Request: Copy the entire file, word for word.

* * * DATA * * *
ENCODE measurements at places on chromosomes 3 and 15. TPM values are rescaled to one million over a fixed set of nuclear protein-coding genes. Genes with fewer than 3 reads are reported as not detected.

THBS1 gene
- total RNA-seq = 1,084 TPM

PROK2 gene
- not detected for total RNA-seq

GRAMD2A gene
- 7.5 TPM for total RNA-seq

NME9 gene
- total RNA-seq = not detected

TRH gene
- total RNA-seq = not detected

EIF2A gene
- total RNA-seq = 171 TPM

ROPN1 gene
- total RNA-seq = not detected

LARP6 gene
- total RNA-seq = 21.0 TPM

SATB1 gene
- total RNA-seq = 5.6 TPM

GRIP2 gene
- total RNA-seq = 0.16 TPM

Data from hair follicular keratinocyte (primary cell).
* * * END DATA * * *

ENCODE measurements at places on chromosomes 3 and 15. TPM values are rescaled to one million over a fixed set of nuclear protein-coding genes. Genes with fewer than 3 reads are reported as not detected.

THBS1 gene
- total RNA-seq = 1,084 TPM

PROK2 gene
- not detected for total RNA-seq

GRAMD2A gene
- 7.5 TPM for total RNA-seq

NME9 gene
- total RNA-seq = not detected

TRH gene
- total RNA-seq = not detected

EIF2A gene
- total RNA-seq = 171 TPM

ROPN1 gene
- total RNA-seq = not detected

LARP6 gene
- total RNA-seq = 21.0 TPM

SATB1 gene
- total RNA-seq = 5.6 TPM

GRIP2 gene
- total RNA-seq = 0.16 TPM

Data from hair follicular keratinocyte (primary cell).